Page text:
“Vangelis, Tangerine Dream, Kitaro,” he name checks., “It borders on the cheesy, for sure, in places, but you know, [Vangelis’] Bladerunner soundtrack is the greatest piece of electronic music ever written. And I think you’d be hard pushed to find an electronic project that wouldn’t cite it as an influence”.
Those influences all converged in Digitonal, which he began in 1997 and released his first recording in 2002. The early sound f the group was very much in the chillroom sound pioneered by The Orb and Future Sound of London, but Digitonal’s music changed in 2008 when Dobson began rediscovering his classical roots.
“My biggest background as a musician when I was a lot younger and I was more of a classical musician, was early music and Renaissance music, and polyphony and those have been my musical staples”, Dobson proclaims.
Dobson picked up his abandoned clarinet and though it’s not an instrument you hear much in electronic music, it’s become one of the distinctive sounds of Digitonal. As a lapsed classical musician, Dobson is self-effacing about his technique.
“I was never the technical guy,” he laughs, “I was never the virtuoso, you know. I’ve always kind of relied on the emotive connection of my playing more than my technique”.
But he gets the emotional power he needs, especially on the track “93 Years On” from the 2008 album, Save Your Light for Darker Days, which features an emotionally anguished clarinet solo, wailing through his electronic landscape.
“I came down to London to do a gig at a venue called 93’ East, which is where this title kind of derives from,” he remembers. “I came out on stage and my entire past was in this room. Two ex-girlfriends, friends that I’d fallen out with. And I got this emotional punch in the stomach from that gig. We finished the gig and I was supposed to be staying in London all weekend, and I couldn’t deal with it. And I got in the car and at 1 o’clock in the morning, I drove 300 miles back up to Sheffield. I got in, couldn’t sleep, absolutely buzzing, you know, head in pieces. And I wrote “93 Years On” basically end-to-end, apart from the clarinet part. “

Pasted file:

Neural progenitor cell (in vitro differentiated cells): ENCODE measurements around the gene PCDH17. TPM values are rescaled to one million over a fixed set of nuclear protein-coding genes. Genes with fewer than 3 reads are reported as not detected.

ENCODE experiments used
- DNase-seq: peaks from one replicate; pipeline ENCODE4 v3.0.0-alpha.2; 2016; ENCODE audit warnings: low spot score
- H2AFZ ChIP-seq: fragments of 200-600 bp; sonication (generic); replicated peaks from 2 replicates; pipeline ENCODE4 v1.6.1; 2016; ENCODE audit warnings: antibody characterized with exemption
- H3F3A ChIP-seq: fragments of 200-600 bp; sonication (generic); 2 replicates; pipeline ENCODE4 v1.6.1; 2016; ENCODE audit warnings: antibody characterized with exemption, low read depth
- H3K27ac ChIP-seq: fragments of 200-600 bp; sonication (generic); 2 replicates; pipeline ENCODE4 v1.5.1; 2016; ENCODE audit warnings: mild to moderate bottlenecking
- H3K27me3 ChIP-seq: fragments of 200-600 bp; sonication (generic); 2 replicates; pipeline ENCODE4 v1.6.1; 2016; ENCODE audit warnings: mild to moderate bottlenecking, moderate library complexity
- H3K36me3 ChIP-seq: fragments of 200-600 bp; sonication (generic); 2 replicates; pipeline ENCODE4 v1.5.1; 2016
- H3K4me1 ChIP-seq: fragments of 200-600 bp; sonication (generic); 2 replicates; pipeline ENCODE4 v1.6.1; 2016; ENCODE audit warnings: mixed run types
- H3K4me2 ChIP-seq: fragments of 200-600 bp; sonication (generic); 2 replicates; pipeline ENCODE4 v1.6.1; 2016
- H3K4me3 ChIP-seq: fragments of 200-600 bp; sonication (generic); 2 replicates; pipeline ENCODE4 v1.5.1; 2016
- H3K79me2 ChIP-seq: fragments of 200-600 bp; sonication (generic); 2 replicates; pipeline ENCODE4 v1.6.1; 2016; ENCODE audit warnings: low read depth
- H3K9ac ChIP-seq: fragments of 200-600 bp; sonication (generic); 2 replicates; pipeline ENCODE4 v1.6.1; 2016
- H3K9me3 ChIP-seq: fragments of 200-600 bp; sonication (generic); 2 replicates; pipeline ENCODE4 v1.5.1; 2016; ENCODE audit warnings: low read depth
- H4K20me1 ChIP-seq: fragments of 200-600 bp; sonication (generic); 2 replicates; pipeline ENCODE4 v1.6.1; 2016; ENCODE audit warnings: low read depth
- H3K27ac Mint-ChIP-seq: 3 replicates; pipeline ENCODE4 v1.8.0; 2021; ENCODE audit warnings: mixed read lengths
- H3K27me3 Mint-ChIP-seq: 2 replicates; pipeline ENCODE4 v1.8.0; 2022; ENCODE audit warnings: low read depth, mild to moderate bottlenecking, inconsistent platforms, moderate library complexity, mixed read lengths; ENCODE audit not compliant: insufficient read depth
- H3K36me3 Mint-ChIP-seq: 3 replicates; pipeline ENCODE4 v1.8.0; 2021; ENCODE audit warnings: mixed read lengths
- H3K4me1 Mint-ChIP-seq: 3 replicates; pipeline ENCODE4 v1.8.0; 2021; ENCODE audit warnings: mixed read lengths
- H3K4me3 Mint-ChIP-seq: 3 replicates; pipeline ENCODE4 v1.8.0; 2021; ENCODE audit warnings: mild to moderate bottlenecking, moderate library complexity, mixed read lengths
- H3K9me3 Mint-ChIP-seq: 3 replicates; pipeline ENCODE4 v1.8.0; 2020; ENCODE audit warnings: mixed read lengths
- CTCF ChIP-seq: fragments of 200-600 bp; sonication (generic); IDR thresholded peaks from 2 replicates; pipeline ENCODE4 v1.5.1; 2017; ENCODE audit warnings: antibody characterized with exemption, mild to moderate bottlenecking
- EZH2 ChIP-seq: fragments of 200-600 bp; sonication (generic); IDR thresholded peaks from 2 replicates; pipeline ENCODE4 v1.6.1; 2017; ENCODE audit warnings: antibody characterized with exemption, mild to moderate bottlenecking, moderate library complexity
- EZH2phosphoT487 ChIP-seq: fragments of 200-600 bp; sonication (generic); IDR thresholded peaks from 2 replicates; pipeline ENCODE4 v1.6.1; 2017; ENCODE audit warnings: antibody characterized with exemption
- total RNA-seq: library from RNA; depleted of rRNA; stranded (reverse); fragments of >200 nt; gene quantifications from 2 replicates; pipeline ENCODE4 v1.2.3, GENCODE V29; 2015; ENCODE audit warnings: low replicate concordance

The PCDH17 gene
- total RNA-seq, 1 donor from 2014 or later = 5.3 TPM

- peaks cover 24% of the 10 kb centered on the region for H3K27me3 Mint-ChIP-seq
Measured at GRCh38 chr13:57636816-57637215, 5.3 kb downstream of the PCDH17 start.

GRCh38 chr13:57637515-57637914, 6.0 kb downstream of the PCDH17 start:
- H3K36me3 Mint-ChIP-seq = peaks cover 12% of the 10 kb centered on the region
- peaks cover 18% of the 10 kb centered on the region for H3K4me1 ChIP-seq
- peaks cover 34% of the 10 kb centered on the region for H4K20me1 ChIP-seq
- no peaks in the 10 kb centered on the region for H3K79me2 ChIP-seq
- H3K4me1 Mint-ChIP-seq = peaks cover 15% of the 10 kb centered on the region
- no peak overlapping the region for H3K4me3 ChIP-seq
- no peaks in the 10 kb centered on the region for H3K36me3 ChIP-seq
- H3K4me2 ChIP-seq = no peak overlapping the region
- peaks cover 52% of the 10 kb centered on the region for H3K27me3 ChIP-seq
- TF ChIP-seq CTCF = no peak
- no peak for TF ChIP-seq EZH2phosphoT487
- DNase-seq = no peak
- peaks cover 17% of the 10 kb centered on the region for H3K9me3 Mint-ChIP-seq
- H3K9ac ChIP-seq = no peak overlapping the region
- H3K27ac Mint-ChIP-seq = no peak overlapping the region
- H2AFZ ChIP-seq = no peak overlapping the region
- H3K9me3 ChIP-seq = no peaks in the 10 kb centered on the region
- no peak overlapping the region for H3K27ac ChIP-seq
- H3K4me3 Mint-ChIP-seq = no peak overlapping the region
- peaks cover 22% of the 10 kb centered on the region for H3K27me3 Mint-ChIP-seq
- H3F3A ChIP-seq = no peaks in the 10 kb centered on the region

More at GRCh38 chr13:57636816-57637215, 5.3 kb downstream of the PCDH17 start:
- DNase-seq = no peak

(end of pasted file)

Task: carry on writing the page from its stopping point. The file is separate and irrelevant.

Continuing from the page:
“The day after, I was still a bit frazzled by the whole thing and I basically got drunk just sitting in my studio drinking whiskey,” he confesses . “And something was missing from the track and I had this clarinet that my sister had returned to me after years. And I thought, ‘I used to be able to play this. In fact at one point, I was pretty decent.’ And I hadn’t played it for about 10 years. I pulled the clarinet out and I was very, very drunk, and I did that entire thing in two takes”.
“Divorce, basically,” he clarifies, “You know, splitting up with my wife and children”.
It’s easy to read meaning into the music Dobson wrote. But he says much of that inspiration actually came from painters like Matisse, Miro, and Pollack. It seems to all swirl together.
“Being around beautiful things,” he muses, “And maybe I felt a bit broken, I mean I don’t want to post-rationalize it, but you relate to your response to that stimulus”.
The sound of Beautiful Broken matches the more introspective, intimate space that Andrew Dobson was occupying. It’s a little less epic and beat driven than previous Digitonal albums.
A lot of the earlier stuff we did was very much based on our mutual love of quite epic lavishly orchestrated, ambitious compositions,” elaborates Samy Bishai.
“I wanted to make that sound world smaller,” concurs Dobson. So I was much more careful which is why the beat production isn’t so dance based. It’s very minimal in in that sense. And then the violin playing is a little more muted. We don’t track up loads of stuff. It’s more of a traditional chamber sound, if you will”.
“As opposed to going to 64 tracks of overdubbed violins to emulate a massive string arrangement or something like that,” observes Bishai. We both felt the music of the record needed something…kind of ‘honest’ was a word that came up with all this”.
Beautiful Broken is an album that seems to have deep meaning for Andrew Dobson although he’s not quite sure what it is yet.
“Save Your Light, I love it, it’ll remain an incredibly personal album to me,” he proclaims, “It’s a real marker in my life and it was designed to be a marker in my life. Ironically, this album wasn’t designed to be a marker in my life, but it will become one. It will become a very important one”.
Andrew Dobson says that it won’t be another seven years until the next Digitonal release. Their latest album, Beautiful Broken is out on Just Music Records.